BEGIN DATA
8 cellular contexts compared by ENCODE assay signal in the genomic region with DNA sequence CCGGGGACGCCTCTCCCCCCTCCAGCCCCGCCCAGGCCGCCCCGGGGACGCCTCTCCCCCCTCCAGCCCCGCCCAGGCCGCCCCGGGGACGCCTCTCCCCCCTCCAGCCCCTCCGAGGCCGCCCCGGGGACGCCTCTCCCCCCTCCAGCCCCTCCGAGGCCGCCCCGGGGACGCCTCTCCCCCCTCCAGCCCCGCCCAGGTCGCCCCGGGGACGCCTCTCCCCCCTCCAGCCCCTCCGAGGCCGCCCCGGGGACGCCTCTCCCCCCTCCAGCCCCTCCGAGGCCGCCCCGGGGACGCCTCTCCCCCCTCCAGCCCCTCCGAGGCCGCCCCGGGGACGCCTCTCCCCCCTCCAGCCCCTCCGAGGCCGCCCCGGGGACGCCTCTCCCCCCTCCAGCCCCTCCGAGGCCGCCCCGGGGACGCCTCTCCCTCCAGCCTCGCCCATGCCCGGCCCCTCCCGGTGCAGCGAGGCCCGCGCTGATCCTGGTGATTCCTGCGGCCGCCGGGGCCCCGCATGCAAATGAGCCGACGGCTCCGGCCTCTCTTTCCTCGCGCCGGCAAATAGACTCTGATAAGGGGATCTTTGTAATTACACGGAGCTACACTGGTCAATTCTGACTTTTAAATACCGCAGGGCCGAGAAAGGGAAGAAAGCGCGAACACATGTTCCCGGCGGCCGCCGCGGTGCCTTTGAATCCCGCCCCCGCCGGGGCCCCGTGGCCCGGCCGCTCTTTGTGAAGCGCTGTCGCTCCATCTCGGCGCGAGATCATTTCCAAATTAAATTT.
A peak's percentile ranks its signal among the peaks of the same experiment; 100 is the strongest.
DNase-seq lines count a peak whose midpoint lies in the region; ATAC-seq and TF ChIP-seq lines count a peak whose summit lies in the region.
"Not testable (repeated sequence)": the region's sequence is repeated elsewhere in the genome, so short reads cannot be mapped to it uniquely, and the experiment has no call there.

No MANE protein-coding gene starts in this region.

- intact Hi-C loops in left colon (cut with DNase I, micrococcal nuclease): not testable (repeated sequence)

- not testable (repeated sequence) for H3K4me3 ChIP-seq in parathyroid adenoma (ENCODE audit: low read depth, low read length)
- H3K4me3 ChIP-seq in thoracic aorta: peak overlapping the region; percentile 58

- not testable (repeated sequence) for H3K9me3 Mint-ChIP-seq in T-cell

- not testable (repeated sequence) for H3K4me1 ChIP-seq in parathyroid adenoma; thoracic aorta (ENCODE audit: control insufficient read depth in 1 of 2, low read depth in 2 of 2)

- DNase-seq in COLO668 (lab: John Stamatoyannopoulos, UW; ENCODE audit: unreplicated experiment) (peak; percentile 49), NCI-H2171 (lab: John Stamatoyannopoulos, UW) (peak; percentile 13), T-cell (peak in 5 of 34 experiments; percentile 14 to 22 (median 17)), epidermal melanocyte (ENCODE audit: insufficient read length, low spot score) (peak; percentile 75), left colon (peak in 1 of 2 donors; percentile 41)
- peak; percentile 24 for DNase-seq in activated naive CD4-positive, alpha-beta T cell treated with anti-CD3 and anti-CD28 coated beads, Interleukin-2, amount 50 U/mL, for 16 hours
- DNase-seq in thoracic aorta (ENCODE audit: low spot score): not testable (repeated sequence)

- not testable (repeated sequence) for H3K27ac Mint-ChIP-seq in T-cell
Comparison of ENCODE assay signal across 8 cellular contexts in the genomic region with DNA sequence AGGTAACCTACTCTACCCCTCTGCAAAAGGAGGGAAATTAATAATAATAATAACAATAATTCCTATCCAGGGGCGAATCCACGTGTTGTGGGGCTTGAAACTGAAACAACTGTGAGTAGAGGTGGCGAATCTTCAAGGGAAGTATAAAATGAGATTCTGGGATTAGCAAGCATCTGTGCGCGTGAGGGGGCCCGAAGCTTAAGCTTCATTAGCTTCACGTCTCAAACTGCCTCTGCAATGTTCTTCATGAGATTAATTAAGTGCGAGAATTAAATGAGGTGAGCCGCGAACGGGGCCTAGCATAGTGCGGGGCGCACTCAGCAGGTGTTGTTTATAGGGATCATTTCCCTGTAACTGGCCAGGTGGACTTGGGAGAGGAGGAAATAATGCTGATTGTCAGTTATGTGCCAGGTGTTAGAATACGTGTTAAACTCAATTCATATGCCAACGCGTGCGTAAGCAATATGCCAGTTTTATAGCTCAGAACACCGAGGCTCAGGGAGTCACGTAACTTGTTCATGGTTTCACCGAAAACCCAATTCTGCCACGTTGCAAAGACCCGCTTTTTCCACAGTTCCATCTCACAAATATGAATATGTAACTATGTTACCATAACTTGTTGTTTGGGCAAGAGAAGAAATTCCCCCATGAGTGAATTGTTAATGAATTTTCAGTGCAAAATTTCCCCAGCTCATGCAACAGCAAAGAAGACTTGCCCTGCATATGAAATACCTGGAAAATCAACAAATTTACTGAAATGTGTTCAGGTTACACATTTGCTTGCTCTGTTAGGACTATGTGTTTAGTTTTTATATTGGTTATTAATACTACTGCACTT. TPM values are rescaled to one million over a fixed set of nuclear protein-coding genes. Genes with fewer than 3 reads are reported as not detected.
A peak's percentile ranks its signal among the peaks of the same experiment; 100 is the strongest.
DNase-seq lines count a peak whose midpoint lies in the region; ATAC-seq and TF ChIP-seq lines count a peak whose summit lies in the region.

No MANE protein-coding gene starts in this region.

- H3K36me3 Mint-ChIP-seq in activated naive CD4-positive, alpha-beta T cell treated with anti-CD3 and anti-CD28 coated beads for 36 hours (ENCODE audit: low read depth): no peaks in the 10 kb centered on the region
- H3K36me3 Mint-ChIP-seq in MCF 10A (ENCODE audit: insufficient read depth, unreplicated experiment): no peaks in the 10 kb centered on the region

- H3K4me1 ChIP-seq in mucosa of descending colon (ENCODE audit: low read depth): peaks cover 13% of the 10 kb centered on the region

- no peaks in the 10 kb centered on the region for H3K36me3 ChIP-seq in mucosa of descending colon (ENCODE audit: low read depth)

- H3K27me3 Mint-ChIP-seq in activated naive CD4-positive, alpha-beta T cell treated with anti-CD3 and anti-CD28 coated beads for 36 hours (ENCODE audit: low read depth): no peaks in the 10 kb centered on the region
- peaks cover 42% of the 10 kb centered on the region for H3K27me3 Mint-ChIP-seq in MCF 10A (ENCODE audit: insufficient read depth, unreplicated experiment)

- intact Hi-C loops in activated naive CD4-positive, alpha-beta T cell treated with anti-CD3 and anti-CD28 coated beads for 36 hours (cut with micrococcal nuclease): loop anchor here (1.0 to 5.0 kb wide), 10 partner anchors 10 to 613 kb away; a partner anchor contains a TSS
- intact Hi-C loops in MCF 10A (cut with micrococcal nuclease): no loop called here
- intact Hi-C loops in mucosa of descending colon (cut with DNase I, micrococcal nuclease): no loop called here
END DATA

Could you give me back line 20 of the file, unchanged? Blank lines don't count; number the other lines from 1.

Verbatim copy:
- H3K36me3 Mint-ChIP-seq in MCF 10A (ENCODE audit: insufficient read depth, unreplicated experiment): no peaks in the 10 kb centered on the region